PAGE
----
Importance of a Pour Over Will

Jul 25, 2013  /  By: Roger Levine, Estate Planning Attorney  /  Category: Estate Planning, Wills & Trusts

If you have already created a revocable living trust, you will still need to have a will. The vast majority of your estate should be in the control of your trust, but there will almost always be some assets that will lie outside the trust. The pour over will transfers your remaining assets to your trust at your death.

When you are using a pour over will, the executor of the estate has one simple job. The executor gathers the assets and transfers them to the revocable living trust. This occurs after the will has been probated. Because the will is optimally addressing a limited amount of assets, the probate process can be completed with relative quickness.

Once assets are transferred to the trust, all distributions will be made by a successor trustee. They are not governed by the probate court. The distribution standards are outlined in the trust agreement. If all of the beneficiaries are able to receive their shares of the trust shortly after the death, the trust will be dissolved then. If any assets are to remain in the control of the trust, it will continue. An example would be in the case of a minor child who will receive their final distribution at age 21. Once that final asset has been transferred, the trust is no longer needed and  can be terminated.

You may think that a will is not needed when most of your assets are already spoken for in your trust. You will still need a will to address any guardianship or custody issues. A will can address items outside the trust that may be of a far greater sentimental value than a monetary one. Lastly, it will complete your estate planning.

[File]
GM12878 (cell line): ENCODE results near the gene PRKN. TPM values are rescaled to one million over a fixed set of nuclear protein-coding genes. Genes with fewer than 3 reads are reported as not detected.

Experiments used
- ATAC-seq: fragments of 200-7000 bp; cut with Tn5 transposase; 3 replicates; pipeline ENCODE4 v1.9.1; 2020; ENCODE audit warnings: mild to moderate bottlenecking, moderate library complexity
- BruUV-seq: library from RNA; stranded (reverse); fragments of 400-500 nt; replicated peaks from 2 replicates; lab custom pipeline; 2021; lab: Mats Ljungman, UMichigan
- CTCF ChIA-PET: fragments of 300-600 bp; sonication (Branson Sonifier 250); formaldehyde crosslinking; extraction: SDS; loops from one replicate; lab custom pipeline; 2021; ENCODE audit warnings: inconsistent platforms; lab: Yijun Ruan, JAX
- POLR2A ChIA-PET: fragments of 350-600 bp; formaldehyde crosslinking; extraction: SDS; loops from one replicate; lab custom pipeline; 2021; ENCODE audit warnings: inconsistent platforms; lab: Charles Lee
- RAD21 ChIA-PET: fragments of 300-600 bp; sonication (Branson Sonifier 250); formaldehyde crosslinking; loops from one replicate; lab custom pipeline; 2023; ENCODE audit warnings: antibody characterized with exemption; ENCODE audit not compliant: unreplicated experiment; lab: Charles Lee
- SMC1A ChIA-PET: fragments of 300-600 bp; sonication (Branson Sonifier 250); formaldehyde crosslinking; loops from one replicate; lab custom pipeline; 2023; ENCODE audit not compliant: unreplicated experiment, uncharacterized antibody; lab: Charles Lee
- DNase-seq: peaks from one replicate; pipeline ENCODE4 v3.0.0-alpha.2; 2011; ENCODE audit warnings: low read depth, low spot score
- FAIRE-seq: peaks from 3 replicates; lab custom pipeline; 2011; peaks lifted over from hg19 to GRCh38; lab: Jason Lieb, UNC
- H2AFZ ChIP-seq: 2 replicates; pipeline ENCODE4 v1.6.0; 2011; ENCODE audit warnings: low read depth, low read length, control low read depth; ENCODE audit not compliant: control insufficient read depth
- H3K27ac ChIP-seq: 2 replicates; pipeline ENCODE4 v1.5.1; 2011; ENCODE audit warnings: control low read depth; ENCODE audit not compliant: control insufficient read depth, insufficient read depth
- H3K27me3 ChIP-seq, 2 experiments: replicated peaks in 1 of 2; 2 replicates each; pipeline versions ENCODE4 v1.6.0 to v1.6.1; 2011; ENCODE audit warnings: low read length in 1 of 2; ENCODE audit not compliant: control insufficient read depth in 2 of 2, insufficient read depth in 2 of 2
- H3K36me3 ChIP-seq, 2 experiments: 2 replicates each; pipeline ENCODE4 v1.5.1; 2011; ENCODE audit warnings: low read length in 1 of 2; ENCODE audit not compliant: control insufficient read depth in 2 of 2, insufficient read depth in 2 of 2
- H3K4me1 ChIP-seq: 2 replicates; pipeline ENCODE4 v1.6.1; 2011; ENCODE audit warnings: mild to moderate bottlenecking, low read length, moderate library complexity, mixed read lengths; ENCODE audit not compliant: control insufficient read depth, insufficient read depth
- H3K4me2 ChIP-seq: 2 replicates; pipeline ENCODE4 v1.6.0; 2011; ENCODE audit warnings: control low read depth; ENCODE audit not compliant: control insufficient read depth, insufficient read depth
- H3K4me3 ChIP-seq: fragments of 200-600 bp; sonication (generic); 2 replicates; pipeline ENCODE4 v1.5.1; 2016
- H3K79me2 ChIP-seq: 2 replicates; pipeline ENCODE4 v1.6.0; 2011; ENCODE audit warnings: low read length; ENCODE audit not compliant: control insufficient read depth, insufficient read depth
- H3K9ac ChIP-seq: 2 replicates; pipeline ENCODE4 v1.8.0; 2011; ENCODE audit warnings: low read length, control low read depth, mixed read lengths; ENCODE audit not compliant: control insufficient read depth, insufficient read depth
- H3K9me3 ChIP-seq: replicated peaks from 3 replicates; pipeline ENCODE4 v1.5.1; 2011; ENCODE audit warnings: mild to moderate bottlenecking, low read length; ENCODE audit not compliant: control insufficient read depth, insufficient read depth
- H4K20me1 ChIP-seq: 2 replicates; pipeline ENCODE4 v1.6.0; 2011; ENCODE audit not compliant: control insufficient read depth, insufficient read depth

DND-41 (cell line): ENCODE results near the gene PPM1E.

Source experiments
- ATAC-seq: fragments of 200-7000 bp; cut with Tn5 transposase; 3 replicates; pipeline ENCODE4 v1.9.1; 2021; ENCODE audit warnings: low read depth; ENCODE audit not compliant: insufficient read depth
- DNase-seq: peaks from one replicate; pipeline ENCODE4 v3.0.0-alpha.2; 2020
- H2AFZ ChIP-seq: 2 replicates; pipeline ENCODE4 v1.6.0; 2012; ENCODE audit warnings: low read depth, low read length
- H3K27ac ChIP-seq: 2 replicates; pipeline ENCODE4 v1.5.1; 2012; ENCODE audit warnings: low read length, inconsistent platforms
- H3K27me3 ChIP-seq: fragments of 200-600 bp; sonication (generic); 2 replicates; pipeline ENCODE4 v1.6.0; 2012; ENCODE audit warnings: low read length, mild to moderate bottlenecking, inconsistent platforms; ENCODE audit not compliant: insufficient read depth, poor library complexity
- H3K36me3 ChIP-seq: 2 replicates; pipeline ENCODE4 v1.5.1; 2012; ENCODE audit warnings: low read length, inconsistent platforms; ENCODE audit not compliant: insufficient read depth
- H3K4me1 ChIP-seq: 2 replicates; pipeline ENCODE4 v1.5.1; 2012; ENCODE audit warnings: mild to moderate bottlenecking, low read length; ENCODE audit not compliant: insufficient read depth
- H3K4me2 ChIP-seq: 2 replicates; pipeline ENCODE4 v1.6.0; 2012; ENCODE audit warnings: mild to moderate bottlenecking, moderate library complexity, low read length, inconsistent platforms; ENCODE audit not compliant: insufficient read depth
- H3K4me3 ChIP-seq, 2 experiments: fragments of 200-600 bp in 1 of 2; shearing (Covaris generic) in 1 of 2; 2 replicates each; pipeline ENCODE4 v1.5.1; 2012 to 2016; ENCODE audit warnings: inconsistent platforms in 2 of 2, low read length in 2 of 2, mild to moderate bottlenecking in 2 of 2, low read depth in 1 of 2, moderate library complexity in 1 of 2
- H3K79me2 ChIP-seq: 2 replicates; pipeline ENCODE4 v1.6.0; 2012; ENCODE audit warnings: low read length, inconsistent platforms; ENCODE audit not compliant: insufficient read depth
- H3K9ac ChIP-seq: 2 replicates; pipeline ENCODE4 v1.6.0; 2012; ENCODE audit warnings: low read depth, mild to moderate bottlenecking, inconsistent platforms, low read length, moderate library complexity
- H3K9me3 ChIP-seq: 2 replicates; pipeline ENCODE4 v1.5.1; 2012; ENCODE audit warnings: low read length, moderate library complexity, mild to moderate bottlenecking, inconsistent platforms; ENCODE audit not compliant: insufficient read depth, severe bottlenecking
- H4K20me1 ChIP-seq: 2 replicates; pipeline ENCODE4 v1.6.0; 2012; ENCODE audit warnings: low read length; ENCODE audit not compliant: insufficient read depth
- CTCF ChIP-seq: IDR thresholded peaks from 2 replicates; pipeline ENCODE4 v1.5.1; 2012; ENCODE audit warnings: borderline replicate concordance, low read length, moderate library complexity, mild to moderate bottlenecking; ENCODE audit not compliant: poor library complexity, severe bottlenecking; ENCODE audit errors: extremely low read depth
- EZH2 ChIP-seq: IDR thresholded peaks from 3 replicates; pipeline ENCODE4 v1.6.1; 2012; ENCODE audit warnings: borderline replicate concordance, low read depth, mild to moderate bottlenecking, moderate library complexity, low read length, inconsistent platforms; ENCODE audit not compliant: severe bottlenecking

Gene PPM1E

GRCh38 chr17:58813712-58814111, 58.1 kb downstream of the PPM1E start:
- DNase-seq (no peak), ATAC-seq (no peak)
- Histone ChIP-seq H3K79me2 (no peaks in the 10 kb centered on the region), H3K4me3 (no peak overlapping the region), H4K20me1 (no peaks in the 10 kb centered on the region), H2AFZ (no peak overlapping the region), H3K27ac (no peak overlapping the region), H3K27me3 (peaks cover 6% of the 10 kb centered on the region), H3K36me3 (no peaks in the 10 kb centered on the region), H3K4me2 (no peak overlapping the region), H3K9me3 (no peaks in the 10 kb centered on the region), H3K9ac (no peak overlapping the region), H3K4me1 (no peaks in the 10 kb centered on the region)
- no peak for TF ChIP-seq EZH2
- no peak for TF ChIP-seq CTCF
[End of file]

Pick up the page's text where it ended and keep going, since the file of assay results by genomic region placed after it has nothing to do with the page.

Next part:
Levine & Furman, LLC is a member of the American Academy of Estate Planning Attorneys.

Protecting Children From a First Marriage

Jun 24, 2013  /  By: Roger Levine, Estate Planning Attorney  /  Category: Wills & Trusts

Many decisions in estate planning require balancing competing interests. You want to provide something for everyone. You choose to provide for your surviving spouse for the remainder of their life. You want to ensure that when your surviving spouse passes away your assets pass to your children.  A Qualified Terminal Interest Property trust allows you this control. Your surviving spouse benefits from the income of the trust or the use of the property during their lifetime. Upon your spouse’s eventual passing, the assets of the QTIP trust will transfer to beneficiaries of your choice.

You must be married to set up a QTIP trust and it is often part of a more complex estate plan. Proper planning will be required to ensure that any assets passing outside the QTIP Trust, will further be consistent and not detract from your estate planning goals. The residual beneficiaries of the trust may need assets immediately, so those assets would be outside the trust and you may decide to also benefit your spouse beyond just the trust assets.

Once you have decided to establish a QTIP trust, you are protecting all beneficiaries to some extent. Your spouse can use the assets of the trust and no one can take away this use. When your spouse passes away, the remaining beneficiaries are guaranteed to get what you have designated to them.

Levine & Furman, LLC is a member of the American Academy of Estate Planning Attorneys.

Estate Planning for the Young

May 20, 2013  /  By: Roger Levine, Estate Planning Attorney  /  Category: Estate Planning, Wills & Trusts

You may not think that estate planning has a place on a college campus outside of the university law school or the MBA program. You may wish to rethink that proposition. The vast majority of college students are adults and the remainder are on the cusp of adulthood. Keep in mind, not all estate planning is about protecting vast estates.